Marine Science - B.S. (Hydrography)

The University's Gulf Park campus is home to the only undergraduate degree program for hydrographic science in North America.

Traditionally, the hydrographer has been associated with making the sea charts that allow ships to navigate the world in safety.

This is still an important role but, as a science and profession, hydrographic surveying has developed into a multi-disciplinary occupation. The hydrographer is involved with every aspect of ocean data from bathymetric mapping of the ocean floor, managing large marine data sets, exploring for the minerals that lie far beneath, measuring currents, tides and waves, and observing the ocean environment.

Activities where hydrographers are involved are: charting the seas and oceans, offshore engineering and construction, harbors and coastal engineering operations, operating and positioning oceanographic sensors, optimal routing of trans-oceanic telecommunication cables, marine GIS and exploring for oil and gas. Hydro International, an industry publisher, reports that vacancies and demands for personnel at sea have made hydrographic surveyors the most wanted profession in the offshore world.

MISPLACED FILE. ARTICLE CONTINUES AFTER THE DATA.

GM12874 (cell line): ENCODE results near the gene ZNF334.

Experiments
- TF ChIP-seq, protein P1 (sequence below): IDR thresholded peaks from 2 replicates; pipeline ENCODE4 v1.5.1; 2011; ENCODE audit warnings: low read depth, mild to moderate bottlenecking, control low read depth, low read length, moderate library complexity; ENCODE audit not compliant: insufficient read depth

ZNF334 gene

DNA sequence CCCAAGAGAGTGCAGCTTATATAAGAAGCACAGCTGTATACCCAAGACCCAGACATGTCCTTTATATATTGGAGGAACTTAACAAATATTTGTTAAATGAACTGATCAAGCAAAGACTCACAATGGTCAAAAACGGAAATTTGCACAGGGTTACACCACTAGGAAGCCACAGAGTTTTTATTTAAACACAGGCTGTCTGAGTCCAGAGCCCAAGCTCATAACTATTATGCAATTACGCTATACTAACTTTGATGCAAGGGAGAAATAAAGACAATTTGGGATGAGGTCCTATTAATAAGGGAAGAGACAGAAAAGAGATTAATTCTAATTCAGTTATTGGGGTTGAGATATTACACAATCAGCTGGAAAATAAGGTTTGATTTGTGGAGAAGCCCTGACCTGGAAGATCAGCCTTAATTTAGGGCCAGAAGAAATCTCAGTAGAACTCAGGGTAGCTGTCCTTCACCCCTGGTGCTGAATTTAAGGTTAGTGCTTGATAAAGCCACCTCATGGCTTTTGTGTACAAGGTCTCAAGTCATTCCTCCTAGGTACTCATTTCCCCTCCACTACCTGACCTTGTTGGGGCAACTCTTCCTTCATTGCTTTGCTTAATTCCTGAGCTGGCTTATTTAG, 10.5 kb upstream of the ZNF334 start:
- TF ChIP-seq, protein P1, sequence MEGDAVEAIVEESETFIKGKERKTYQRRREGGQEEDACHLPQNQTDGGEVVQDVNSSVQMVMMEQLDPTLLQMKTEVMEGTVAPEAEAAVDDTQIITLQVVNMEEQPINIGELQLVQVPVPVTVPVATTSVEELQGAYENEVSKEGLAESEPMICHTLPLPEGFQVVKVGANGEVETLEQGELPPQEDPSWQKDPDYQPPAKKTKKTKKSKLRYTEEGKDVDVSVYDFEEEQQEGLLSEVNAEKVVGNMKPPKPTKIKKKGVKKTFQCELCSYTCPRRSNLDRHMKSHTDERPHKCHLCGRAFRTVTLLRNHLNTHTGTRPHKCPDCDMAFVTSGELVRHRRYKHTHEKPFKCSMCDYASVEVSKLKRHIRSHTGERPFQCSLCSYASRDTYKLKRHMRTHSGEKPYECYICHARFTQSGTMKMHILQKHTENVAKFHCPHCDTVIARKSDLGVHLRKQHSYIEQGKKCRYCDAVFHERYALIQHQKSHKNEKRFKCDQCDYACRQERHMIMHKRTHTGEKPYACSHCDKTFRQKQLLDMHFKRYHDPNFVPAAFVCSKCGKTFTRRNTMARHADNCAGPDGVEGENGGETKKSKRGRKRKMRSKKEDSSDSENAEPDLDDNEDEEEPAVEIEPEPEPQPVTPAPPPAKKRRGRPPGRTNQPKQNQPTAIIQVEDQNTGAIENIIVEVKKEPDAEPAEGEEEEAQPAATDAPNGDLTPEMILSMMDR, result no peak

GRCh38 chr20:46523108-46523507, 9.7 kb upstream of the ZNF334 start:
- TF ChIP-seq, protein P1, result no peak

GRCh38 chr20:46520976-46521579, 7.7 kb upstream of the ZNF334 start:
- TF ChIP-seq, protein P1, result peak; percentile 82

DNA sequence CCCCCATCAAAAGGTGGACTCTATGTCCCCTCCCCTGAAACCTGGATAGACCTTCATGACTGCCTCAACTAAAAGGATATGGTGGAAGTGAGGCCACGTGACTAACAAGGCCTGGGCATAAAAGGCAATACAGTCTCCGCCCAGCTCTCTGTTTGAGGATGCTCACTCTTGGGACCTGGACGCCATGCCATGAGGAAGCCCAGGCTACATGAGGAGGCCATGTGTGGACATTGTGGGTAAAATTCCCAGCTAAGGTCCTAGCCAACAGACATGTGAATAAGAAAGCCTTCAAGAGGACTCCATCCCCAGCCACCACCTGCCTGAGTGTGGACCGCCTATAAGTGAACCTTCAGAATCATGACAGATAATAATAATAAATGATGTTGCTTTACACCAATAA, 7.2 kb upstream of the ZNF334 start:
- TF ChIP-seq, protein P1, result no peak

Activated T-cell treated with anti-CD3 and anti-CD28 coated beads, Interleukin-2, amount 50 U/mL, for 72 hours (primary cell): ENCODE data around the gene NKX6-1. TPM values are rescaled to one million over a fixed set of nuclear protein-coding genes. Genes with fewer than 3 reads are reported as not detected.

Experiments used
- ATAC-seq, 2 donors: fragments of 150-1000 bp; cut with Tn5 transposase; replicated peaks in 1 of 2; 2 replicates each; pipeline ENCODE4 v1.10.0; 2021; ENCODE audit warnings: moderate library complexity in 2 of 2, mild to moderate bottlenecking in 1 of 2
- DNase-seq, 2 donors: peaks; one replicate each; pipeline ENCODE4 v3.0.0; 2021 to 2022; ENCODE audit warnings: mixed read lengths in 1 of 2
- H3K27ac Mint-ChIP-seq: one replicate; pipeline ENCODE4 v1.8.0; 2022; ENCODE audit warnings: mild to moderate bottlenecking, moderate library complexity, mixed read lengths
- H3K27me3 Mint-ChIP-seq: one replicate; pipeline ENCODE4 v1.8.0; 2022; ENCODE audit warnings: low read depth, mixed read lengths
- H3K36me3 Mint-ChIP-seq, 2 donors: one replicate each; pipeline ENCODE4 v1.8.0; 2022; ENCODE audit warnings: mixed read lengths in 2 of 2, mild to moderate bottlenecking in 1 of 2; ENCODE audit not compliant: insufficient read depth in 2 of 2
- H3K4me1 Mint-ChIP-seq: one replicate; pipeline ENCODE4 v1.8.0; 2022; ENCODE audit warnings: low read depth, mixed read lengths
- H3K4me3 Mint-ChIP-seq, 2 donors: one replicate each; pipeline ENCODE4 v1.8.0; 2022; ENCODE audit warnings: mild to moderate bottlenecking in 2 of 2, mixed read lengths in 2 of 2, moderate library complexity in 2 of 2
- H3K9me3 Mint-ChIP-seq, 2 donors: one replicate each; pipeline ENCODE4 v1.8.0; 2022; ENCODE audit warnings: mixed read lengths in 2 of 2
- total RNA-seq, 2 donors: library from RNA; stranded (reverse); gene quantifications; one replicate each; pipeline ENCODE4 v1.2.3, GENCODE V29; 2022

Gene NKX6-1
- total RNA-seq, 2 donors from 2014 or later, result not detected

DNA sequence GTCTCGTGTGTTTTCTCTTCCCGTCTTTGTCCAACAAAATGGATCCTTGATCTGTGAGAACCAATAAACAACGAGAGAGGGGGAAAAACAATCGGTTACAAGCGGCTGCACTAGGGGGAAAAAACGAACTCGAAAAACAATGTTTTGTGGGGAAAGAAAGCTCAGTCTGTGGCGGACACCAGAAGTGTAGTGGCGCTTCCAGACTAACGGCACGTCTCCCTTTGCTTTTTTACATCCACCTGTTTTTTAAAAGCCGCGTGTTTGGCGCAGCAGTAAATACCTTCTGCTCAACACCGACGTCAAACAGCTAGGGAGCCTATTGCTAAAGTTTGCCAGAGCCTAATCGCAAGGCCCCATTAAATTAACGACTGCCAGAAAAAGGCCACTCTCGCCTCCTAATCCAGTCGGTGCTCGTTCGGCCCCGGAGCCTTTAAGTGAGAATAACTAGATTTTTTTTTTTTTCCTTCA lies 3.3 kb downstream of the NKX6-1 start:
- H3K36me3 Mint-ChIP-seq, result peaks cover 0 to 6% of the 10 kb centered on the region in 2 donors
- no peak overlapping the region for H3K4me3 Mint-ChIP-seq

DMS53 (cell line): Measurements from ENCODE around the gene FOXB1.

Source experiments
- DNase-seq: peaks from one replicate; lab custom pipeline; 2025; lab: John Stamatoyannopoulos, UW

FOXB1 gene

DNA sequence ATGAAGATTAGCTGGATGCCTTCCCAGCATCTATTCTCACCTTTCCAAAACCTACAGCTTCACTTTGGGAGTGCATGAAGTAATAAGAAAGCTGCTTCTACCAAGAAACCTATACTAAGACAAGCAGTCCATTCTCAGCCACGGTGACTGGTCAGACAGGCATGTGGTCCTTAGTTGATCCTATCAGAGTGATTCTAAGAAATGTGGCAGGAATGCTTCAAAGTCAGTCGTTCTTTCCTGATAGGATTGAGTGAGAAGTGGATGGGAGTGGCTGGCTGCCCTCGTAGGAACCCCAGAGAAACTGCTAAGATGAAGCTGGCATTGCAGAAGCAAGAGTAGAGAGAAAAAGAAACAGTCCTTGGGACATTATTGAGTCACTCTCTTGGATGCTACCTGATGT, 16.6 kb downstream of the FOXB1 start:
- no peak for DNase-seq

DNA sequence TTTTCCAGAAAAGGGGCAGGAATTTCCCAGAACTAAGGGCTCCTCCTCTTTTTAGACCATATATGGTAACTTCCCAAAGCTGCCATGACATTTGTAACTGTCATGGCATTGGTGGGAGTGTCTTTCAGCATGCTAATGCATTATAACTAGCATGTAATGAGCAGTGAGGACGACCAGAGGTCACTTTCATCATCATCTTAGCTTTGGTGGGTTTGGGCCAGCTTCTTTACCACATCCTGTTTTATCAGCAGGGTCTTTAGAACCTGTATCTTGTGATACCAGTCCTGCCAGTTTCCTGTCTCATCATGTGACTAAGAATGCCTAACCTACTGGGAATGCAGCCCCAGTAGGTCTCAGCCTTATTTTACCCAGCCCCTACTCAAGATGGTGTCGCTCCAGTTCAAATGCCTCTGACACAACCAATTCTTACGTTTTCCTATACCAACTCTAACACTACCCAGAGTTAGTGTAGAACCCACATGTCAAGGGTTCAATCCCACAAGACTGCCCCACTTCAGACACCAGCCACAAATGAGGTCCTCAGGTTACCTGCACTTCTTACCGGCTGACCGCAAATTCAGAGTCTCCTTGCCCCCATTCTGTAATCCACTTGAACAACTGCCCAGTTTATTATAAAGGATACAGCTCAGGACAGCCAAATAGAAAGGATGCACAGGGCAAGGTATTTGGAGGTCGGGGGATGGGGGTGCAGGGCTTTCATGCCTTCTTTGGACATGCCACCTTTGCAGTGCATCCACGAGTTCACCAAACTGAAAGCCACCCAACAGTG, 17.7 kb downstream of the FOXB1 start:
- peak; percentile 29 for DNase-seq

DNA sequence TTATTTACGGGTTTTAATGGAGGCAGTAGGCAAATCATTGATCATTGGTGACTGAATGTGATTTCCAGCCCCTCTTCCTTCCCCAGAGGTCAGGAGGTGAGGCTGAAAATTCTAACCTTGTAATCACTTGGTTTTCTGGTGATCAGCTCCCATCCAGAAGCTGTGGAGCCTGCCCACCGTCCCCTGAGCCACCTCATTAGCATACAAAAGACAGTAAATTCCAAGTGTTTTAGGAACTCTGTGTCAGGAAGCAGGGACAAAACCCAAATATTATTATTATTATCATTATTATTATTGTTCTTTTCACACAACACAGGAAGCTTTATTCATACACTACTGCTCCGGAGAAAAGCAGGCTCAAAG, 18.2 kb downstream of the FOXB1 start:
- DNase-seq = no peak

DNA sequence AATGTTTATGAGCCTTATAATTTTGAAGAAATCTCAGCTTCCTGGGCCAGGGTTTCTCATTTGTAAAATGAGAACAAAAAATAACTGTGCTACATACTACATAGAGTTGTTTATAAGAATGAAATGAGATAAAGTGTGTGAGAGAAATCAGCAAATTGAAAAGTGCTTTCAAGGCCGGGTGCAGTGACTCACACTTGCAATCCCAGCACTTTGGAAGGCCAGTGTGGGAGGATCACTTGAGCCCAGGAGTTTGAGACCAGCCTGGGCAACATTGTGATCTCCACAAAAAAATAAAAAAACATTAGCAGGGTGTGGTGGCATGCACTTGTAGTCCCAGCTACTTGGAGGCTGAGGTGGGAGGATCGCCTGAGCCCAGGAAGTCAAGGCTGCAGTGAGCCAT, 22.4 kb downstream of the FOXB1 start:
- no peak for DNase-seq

The degree program is for the B.S. in Marine Science (Hydrography) and was designed to meet educational and knowledge standards of the International Board for Federation Internationale des Geometres (FIG), International Hydrographic Organization (IHO) and International Cartographic Association (ICA), and the educational standards of the International Marine Contractor Association (IMCA) for hydrographic surveyors.

The program of study consists of 24 credit hours of General Education Curriculum elective courses, 41-43 credit hours of prerequisites in mathematics and science, 32 credit hours of required courses in marine science, and 27 credit hours of required courses in hydrographic science for a total of 124–126 credit hours.

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